I've been talking to my son who's at university tonight about
his courses. I know from the students I teach that
changing how well you are doing is greatly affected
by belief. It's very hard for young people to make
the connection between being positive, and
getting results. So I did what mothers do -- gave him
a pre-exam pep talk. My mother used to send
care packages filled with vitamin B rich foods. I
should do that too.
At the beginning of the evening I was looking at a
pile of exams that seemed to me to be about a mile
high. I kept marking, and marking and marking,
and the pile stayed exactly the same size. Of
course that was an optical illusion -- but if I kept
saying to myself that I'd never get through it -- I
wouldn't be writing to you now with every exam
marked in that pile, every word read and considered.
watercolour class with an excellent teacher. Right
away I can see what would bother him about the
painting -- the grasses -- and right away I see all
kinds of qualities I like, despite the grasses. At
the time I was trying to paint like my teacher,
Americo del Col, and like Skip Lawrence who was
my ultimate painting hero.
When I had mastered being like both of them,
I took a course with Skip and he had done the
unforgivable -- changed. White space? What
white space -- he painted with watercolour
direct from the tube onto the paper. Everything
was covered, much of the paper was painted
in opaque colour. He broke every watercolour
rule and turned out magnificent work.
Today I don't paint like either of them -- I
am actually developing a style and look of my
own. I don't think anything has changed except
absolutely everything about me. I've learned
(not completely I have lots of bad, hard times)
to enjoy my work, and trust creating what I
like -- and I've learned to believe in me, and
in my own taste most of the time. I work
on being positive, and have been lucky to
succeed more often than not.
Now I'm not a watercolour painter anymore,
but I have infinite appreciation for people
who are, like my friend Gill Cameron who
works magic with those tiny tubes.
Have a why-not-be-happy? day.
Friday, December 12, 2008
The Learning Process
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- Barbara Muir
- Toronto, Ontario, Canada
- I paint and draw on commission and for shows. To commission a portrait, or purchase one of my paintings please contact me at: firstname.lastname@example.org
A major highlight in my career? Drawing Oprah Winfrey live via Skype for her show "Where in the Skype are you? Galleries: Studio Vogue Gallery, Toronto, Canada. The Amsterdam Whitney Gallery, New York City. Gallery at the Porch Door, Kingston, Canada. Your positive comments on this blog mean the world to me. I'd love to hear from you!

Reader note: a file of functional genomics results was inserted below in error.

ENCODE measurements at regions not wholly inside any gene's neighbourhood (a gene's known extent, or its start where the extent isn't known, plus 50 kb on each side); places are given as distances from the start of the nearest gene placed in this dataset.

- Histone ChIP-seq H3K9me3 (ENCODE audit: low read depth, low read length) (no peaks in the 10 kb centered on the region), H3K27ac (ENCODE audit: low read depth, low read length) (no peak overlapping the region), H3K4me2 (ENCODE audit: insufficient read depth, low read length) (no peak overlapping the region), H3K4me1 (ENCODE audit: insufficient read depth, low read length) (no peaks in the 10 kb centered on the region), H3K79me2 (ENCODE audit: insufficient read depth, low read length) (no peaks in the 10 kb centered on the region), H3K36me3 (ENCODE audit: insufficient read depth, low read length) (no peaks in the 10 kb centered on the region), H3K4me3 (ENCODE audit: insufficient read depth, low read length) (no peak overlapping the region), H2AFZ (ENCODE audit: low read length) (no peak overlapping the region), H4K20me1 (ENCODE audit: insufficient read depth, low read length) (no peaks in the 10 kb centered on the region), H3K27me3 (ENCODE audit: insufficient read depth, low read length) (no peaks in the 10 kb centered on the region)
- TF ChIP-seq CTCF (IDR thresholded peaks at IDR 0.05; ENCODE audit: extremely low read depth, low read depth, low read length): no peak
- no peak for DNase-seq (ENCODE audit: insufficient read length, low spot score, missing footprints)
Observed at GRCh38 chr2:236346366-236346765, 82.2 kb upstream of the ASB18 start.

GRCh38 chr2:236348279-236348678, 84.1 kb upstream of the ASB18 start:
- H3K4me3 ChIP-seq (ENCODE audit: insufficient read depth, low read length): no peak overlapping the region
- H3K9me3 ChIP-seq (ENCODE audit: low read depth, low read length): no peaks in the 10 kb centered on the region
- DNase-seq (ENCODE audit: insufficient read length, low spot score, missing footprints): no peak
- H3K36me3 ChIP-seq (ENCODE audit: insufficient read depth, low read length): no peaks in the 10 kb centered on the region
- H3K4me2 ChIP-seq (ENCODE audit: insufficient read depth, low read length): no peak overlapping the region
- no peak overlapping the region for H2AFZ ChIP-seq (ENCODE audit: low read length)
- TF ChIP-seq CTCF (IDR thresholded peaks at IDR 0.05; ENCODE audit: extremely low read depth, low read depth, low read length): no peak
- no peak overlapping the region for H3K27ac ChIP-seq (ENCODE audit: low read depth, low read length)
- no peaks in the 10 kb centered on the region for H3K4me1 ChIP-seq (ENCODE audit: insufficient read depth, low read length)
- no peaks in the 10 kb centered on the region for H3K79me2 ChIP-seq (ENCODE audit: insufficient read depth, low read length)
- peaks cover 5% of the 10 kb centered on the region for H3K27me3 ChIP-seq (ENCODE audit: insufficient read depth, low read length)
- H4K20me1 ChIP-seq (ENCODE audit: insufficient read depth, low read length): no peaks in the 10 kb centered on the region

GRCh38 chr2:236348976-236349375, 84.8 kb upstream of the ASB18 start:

Such good, thoughtful reminders. Much needed (at least by me) today! Thanks for that.
Your post is like a lovely chat by a warm fire. I like what you wrote about your son. I've sent my boy care packages with vitamins, but now I'll include vitamin B rich food!
You're so right about believing in yourself, moving along with positive thoughts and looking for the results. If we don't think positively, what will be the alternative?
The watercolor is beautiful. The mountains are powerful and strong, and the white space is particularly successful, too. I've heard of watercolorists who work as Skip Lawrence has done. Fascinating!
Best wishes to you and your dear family--M
Thanks so much. I'm glad you liked my post today.
Best wishes to you and your family too. I think we need a warm fire here -- it is sooo cold.
It can be a really hard job finding the positive sometimes, but artists need it. Thanks for being a positive influence in my life. I love both your paintings and writing.
Fabulous simplicity and color... I love reading what you have to say, Barbara, you are very inspirational....no wonder your students do so well!
Thanks so much. My grades are in!!!
Finally -- it's been quite the couple of weeks and weekend.
It's been a long time since I've painted a w/c. Your painting has what so many of mine didn't. Simplicity. I really like this snow scene.
Simplicity was the great forté of my teacher Americo del Col. He could paint a stretch of water with one broad brushstroke. I used to watch him in complete awe.
Acrylic is a whole different animal -- texture, depth. The shapes still have to be simple, but at the same
time complexity is possible. I like both.
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